The main reason I’m ending up uninterested in books

headspace-hotel:

is, I think, excessive streamlining and/or efficiency. 

By this i mean the first chapter gets the plot going immediately and the book zips on from event to event, smoothly progressing the plot without a paragraph out of place. The irony is that books like this, despite being very fast-paced, tend to bore me to death. “Cut out what doesn’t progress the plot” seems like good advice, but I feel like it makes it actually very difficult to care. 

A story needs downtime. Having characters constantly be in life-threatening situations and just never letting up from beginning to end sounds like it would cause nail-biting suspense, but it does exactly the opposite. I find I can’t bond with characters if I don’t see them just hanging out, goofing off, or being themselves in a situation where they are relaxed enough to do that. I’ve read a lot of books where every single second someone is in danger and they have to run again or fight again and the relationships never capture me because the characters have not been given time to develop the relationships or even be themselves because they are constantly in survival mode. 

When a character is trying to run from death, their priority is going to be that. You can shoehorn in information drops of supposedly emotional backstory all you want, but if no one ever gets to genuinely kick back, we don’t get to see what they’re like when they’re fully themselves. We don’t get to see what kinds of things they say when they feel safe, what might spill out of them when they are relaxed. We don’t get to see what makes them smile and laugh and the mundane details of who they are, because they don’t spend more than a few paragraphs trying to not die. 

Downtime is not just important to allow room for character development, it’s important to establish a status quo or at least a “what could be.” What is at stake? What has the antagonist/problem taken away from the characters? What will they lose if they don’t succeed in their fight? What do they have to lose? 

Many of these action-packed books I read try to make the reader care by dropping in references to a past or a future in which characters were able to do things like bake cakes or sit in the windowsill and watch the rain and not have to worry about things and being told about those things never has the same impact as experiencing them. If a character thinks “hmm, what if someday we could hang out and have fun together like friends,” that’s sad, I guess. If we get to see the characters hanging out and having fun together like friends, and then a disaster happens and that is brutally ripped away, that’s WAY more effective. If a character comes home to their house burned down or their dad murdered, that’s…supposed to be upsetting, I guess. If you first wrote about the character sitting on a porch swing with their dad identifying bird calls and eating partially burnt banana bread that dad could never make quite like mom used to…and then murdered the dad…now we’re talking.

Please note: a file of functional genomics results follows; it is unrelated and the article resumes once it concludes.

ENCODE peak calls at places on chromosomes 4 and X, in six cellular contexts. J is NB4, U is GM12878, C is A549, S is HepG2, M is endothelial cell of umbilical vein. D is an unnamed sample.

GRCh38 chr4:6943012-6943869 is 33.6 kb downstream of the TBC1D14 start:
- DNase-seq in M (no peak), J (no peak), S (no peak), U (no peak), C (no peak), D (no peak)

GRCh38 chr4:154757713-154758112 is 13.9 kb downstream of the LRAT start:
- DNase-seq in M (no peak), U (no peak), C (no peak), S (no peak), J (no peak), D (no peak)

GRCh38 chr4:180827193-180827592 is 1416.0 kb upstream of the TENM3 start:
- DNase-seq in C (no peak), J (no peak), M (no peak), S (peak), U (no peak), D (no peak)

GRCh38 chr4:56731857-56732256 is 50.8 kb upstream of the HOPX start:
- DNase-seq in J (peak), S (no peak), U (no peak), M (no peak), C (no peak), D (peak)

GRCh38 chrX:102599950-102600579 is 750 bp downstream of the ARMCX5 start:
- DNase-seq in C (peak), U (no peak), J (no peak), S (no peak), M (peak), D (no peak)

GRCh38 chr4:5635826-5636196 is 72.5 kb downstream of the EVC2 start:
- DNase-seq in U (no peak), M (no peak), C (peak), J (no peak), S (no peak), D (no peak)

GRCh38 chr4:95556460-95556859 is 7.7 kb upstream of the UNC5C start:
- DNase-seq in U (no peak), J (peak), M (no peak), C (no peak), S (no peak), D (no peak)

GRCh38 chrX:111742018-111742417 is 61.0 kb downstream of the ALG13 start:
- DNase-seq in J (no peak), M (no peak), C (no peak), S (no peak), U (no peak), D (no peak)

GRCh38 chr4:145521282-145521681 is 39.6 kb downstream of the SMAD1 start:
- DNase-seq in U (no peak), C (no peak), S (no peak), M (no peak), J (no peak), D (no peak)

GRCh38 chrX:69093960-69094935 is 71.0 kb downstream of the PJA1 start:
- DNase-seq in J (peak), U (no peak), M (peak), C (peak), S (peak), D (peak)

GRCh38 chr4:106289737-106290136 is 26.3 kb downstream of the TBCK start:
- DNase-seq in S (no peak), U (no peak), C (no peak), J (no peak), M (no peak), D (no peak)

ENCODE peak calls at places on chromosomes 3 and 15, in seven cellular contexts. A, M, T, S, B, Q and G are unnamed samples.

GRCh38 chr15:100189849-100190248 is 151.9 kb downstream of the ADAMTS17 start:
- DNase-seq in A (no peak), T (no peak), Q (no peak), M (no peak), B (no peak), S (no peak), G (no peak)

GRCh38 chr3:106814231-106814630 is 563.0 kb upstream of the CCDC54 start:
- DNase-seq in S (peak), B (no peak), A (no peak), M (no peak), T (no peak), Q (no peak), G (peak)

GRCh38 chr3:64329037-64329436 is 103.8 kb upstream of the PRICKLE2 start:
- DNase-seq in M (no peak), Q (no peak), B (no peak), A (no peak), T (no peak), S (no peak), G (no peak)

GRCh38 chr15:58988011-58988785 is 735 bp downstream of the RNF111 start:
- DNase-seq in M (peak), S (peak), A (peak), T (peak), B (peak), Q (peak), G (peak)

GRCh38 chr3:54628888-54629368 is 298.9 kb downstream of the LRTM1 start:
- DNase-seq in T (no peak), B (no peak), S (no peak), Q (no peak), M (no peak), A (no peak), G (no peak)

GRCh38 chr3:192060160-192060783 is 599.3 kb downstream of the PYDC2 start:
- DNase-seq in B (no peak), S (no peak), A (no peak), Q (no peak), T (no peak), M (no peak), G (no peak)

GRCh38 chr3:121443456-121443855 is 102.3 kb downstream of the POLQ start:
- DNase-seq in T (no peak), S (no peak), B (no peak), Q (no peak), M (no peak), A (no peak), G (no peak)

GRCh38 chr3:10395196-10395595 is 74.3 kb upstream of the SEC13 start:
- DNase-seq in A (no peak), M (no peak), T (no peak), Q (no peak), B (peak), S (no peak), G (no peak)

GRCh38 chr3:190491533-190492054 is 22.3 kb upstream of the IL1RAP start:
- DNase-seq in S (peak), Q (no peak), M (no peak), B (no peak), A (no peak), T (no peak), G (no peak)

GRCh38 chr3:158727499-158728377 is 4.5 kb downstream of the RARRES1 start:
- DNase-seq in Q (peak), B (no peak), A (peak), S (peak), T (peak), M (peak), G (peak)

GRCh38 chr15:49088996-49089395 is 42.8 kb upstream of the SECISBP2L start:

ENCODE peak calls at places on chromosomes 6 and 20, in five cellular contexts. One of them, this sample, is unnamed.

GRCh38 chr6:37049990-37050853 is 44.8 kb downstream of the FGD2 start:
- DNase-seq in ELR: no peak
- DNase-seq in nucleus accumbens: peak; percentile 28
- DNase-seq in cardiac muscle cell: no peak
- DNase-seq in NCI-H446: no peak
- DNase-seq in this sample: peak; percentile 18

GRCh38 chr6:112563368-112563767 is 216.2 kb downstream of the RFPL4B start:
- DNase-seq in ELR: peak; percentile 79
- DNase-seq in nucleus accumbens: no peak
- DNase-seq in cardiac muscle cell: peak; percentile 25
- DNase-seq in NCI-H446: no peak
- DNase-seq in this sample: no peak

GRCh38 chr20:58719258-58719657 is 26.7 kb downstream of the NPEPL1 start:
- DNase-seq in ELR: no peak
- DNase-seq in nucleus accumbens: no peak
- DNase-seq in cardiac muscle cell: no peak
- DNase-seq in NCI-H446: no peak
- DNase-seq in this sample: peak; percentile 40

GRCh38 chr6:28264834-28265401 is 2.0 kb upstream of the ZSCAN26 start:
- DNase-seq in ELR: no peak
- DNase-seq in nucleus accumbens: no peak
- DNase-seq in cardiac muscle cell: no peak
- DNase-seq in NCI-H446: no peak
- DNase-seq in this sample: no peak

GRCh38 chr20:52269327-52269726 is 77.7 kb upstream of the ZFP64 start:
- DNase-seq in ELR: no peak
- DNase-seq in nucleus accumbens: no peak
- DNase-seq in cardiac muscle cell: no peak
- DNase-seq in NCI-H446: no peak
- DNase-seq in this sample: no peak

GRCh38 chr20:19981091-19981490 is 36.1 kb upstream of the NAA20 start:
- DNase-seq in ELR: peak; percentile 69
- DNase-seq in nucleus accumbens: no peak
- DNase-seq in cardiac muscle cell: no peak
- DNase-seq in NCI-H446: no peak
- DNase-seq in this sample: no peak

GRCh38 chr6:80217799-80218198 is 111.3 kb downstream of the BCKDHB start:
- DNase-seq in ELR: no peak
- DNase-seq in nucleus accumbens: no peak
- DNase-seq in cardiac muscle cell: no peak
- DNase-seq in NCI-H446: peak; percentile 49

Repeat after me: if you don’t give it to your readers in the first place, you can’t cruelly rip it from their arms!! 

I’ve found it a lot better to alternate downtime and more “actiony”/high tension scenes instead of trying to maintain the latter all the way through. Quiet, relationship building scenes and fast-paced, suspenseful scenes are not antagonists, they are sisters and perfect complements of one another. I exploited this fact to the max on my last WIP. I let my characters have fun and joke and laugh. Then I hit them with some scary event that reinforced the overhanging tension again. Then let them relax a bit, developed them as people and the mundane facts about them. Then out of nowhere, things get worse. They try to pull themselves together. I add in a little bit of fluffy goodness but before my characters can contemplate what this means for their relationship–BAM. Shit goes down. And more things fall apart. And more. And now some more fluff, you deserve it ‘kay? But all of a sudden…

The “down” periods didn’t make the book boring, they seem to have made it nigh unputdownable (one of my readers had to go to work on like three hours of sleep after staying up half the night finishing) because they made my readers really, really, really, REALLY want to see my characters safe for good. I was able to develop the relationships just enough to whet appetites for more, and cause immense frustration when I broke up the good stuff with serious bad stuff. Do you want your betas to curse at you and threaten you? This is how you do it, it seems. 

I read YA novels that give the main couple like 2 pages of breathing room so they can kiss. And then their noses are back to the grindstone. Do I know these people, or care? No idea, because they’ve been too busy running from laser sharks to have much by way of a conversation. But letting them sit down for a chapter or so is “”””boring.”””” 

Give your characters downtime. Keep the tension going in the background, but give them a bit to rest here and there. Do it right and it’ll make things hurt so, so much worse. 

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